“We encourage them not to think about it as a loan or a debt but to think about it as investing in their future,” she said at a club facility in Wilmington.
Low-income parents may have reasons to be leery of loans.
A recent College Board study detailed the disparity on how much debt college students accrue: The study showed that 79 percent of students from families with incomes below $65,000 have at least some college debt compared to 55 percent of students from families with incomes above $106,000. And, the lower income students are more likely to have loans totaling $30,000 or more at graduation – 24 percent compared to 16 percent for the higher income students.
Long active in the College Bound program, Fernanda Soto reviewed her options with Dorado. Her UC Berkeley offer required an annual $4,000 loan and $4,000 work-study job after state and federal grants. In contrast, a special UCLA scholarship covered that gap without a loan or a job and gave her a free ride for all costs including housing and meals.
Still, attracted to the prospect of going to school in Northern California, Soto applied for another Berkeley grant to replace the loans. Her mother is a child care provider and her father, a former construction worker, is unemployed after an injury. “My parents can’t help me in any way. And I’d just rather not be in debt,” she said.
UC Berkeley recently flew her and other prospective freshmen from the Los Angeles area up for a recruiting visit and put them up overnight in a local hotel. But Soto was disappointed by what she felt was an unsafe environment around the Berkeley campus, with all the street people and homeless roaming around. And she did not like the Bay area’s grey skies and rain. And with that school so far from home, she was worried that she would feel “lonely.” Then, she did not receive that extra grant.
So a few days later, the future sociology major attended UCLA’s Bruin Day of tours for admitted students. “I loved the atmosphere. There was so much energy,” she said. She finalized her choice and will live in UCLA dorms, about 30 miles from her family compared to 390 miles between Berkeley and home.
Fernando Olmos, a senior at Roosevelt High School’s math, science and technology magnet in the Boyle Heights neighborhood of Los Angeles, faced a similar decision. Olmos and his mother, Maria Flores, came to talk things over with a counselor at College Track, a college readiness and success organization where Olmos has been active.
To his initial regret, Olmos was denied admission to his dream school, UC Santa Cruz; he filed an appeal. Meanwhile he narrowed finalist alternatives to UC Merced and San Francisco State, with Cal Grants and Pell grants available for him at both. He saw that an additional grant from the UC campus would leave him with about $5,000 in loans, about half the size he would need for San Francisco State, even though the tuition on paper is higher at UC than at the CSU campus.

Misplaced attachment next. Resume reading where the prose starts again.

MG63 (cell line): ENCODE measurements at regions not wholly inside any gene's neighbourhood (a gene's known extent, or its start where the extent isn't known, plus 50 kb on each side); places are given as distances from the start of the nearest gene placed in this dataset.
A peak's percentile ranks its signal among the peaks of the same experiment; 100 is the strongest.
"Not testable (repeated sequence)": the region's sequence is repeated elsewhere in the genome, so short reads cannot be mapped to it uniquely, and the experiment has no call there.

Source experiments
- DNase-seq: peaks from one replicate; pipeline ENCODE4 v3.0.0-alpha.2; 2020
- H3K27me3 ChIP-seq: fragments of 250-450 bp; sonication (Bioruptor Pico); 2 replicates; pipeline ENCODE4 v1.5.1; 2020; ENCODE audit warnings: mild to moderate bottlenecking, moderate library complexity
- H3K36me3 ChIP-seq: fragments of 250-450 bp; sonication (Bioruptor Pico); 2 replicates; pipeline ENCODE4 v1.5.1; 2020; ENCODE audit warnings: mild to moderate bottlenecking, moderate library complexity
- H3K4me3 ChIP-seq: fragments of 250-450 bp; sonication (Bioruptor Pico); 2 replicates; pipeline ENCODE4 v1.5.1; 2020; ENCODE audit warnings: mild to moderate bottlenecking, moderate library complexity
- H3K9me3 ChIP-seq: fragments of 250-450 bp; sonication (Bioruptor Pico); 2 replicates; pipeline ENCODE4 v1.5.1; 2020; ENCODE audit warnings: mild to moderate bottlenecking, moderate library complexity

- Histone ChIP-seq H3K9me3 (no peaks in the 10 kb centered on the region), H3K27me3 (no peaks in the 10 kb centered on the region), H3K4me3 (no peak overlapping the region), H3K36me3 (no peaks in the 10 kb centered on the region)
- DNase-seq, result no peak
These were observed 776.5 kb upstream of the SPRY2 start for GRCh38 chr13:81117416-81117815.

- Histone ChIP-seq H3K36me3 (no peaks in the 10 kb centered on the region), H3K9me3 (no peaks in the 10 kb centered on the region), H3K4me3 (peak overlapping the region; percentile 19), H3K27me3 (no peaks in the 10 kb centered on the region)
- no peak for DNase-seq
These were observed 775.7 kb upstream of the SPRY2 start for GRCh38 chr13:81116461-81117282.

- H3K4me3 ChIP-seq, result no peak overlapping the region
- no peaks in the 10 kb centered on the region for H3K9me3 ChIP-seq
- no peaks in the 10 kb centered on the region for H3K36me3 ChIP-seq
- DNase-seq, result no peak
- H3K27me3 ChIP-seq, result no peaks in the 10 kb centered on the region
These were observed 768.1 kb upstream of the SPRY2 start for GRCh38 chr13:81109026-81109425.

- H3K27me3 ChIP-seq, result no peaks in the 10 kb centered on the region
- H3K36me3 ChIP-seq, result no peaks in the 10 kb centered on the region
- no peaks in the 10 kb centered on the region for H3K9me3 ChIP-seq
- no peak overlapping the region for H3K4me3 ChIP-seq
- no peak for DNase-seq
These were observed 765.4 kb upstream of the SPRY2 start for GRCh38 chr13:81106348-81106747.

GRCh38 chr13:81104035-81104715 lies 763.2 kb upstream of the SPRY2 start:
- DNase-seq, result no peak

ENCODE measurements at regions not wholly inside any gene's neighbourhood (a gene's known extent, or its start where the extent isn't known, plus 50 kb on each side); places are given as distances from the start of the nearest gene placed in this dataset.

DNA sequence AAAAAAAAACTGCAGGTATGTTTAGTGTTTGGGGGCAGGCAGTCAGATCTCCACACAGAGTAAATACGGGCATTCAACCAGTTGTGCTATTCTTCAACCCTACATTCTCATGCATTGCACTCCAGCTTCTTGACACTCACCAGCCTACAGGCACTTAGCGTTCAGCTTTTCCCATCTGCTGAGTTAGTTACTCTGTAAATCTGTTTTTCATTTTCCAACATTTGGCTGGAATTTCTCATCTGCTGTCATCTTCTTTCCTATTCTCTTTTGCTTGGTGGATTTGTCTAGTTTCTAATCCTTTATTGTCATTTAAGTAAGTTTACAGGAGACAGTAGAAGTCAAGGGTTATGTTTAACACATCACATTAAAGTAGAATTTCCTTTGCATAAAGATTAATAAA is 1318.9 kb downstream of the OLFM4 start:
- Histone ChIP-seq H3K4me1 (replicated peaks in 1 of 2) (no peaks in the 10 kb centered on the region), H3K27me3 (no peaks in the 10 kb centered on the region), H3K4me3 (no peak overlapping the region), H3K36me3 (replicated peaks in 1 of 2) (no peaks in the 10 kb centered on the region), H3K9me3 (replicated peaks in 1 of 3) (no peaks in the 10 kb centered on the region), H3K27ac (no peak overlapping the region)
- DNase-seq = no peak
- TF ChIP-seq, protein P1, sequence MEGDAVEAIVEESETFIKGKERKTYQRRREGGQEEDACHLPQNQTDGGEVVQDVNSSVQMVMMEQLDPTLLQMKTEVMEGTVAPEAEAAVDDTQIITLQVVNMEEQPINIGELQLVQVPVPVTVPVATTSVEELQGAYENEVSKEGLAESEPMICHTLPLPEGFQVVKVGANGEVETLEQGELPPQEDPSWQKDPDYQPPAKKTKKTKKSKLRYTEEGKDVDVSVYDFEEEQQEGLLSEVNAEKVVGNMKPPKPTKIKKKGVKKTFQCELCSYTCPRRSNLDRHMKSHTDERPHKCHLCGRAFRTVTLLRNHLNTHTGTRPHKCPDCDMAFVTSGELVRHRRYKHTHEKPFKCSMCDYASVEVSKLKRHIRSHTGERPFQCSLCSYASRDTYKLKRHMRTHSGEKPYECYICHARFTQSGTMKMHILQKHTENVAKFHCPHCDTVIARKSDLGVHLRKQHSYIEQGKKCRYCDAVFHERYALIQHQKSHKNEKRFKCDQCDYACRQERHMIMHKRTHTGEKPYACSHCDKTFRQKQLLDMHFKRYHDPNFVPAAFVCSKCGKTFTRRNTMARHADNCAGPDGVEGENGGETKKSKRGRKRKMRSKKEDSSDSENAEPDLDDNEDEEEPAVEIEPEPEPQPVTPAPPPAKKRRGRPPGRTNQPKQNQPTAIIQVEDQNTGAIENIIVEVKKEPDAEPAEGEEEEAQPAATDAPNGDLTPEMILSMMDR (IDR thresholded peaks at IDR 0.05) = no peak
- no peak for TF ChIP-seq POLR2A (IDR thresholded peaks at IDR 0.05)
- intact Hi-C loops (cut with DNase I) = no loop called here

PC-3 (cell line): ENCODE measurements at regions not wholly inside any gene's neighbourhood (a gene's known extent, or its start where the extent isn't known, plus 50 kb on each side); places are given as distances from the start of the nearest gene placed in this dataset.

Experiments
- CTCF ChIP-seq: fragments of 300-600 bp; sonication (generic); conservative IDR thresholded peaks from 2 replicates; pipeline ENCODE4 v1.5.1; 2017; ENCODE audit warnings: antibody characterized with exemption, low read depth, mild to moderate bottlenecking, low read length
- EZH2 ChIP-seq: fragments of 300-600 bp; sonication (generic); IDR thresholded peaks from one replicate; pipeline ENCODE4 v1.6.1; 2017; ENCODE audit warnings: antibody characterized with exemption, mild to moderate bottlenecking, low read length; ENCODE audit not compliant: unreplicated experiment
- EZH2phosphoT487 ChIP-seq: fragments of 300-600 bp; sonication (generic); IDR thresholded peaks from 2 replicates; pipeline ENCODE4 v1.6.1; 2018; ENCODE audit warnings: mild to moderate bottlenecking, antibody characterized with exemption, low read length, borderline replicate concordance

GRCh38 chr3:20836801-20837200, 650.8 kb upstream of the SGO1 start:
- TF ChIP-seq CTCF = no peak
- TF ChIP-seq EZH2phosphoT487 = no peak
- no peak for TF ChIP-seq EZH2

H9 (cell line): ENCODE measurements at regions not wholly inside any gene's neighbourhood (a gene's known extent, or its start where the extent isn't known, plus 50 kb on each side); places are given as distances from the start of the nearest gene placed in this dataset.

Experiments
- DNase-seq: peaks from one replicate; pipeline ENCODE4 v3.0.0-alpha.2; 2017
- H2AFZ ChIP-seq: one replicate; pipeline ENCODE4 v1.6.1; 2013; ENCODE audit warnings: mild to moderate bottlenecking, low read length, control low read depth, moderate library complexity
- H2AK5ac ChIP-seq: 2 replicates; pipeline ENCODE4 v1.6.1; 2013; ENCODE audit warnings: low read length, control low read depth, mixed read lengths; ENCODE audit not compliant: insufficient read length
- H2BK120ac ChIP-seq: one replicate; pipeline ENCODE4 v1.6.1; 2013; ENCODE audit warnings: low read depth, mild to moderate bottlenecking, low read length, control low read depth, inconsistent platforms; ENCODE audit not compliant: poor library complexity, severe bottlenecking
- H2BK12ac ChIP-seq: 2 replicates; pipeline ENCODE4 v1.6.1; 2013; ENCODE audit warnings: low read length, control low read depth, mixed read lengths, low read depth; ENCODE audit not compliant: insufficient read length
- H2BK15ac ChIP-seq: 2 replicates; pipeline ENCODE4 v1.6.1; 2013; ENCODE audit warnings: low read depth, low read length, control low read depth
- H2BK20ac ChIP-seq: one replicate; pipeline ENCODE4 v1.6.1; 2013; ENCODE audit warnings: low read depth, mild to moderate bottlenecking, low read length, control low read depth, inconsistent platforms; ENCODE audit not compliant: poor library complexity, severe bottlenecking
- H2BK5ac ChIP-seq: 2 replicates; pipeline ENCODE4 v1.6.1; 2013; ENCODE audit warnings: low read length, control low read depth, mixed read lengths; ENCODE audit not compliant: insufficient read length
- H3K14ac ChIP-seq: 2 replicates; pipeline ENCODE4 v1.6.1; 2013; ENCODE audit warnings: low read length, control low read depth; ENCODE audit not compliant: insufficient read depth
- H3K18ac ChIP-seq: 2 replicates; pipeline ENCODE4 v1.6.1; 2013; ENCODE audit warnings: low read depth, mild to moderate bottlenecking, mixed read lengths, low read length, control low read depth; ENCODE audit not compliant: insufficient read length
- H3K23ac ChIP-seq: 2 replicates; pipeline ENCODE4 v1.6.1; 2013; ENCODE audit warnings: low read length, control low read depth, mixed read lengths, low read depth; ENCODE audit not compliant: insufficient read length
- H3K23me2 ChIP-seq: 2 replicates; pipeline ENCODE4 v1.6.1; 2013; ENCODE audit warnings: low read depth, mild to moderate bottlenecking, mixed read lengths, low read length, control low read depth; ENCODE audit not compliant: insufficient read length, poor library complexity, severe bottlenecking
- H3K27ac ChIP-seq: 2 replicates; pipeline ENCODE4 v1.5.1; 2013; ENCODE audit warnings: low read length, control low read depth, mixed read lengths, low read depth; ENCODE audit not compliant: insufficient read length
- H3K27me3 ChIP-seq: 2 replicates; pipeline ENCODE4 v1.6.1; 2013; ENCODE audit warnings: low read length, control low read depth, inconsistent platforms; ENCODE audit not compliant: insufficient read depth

His widowed mother, who works as a payroll clerk, can’t contribute much but was willing to take on parental loans if that helps him attend the best school to study business and management. “I just want him to be happy and comfortable,” she said, adding that she is discouraging her son from work study jobs that might take hours away from studies his first year.
Olmos tentatively decided that the aid made it “a no brainer” to attend Merced if Santa Cruz didn’t come through. While he had some apprehensions about Merced’s rural location in the San Joaquin Valley, about 125 miles inland and away from Santa Cruz’s coastline location, he liked the idea of a smaller and newer campus (UC Merced opened in 2005). Plus, he preferred the prestige of UC and was happy to learn that about 46 percent of its undergraduates are Latino like him.
“Overall it’s a better fit for me and it’s a smarter choice,” he said in the meeting with his mother and Flavia Lake, a College Track coordinator. Lake noted that Merced’s four-year graduation rate is 40 percent, about double that of San Francisco State.
At UC Merced, Olmos received $25,000 in grants and was offered $5,000 in federal loans plus the chance for some work-study hours. “Financially you are very well set up at Merced,” Lake said, adding that Olmos can pay for transportation and a new laptop with the extra private scholarship money he previously won.
Then, two weeks later, UC Santa Cruz denied Olmos’ admissions appeal. His previously tentative choice of UC Merced became a lock even though he had not yet visited the campus. “I’m content with my decision. I feel there may be something special waiting for me at Merced. I’m excited about it,” he said.
Financial aid “is probably the number one factor for our students and families,” explained Saskia Pallais, College Track’s Los Angeles regional executive director. The agency counsels students not to borrow more than a total of $30,000 over the four years and encourages them to attend what it calls “Best Fit” schools, which graduate first generation and minority students at rates above national averages and offer services to help them succeed.
“Financial need can be a deciding factor but so is: where are you going to be most successful,” said Pallais.
Meanwhile, future UCLA student Soto confirmed that finances and campus atmosphere both contributed to her decision. “I don’t believe I made the wrong choice,” she said. To let the rest of the world know, she plans to visit the campus bookstore soon to buy a sweatshirt with “UCLA” emblazoned on it.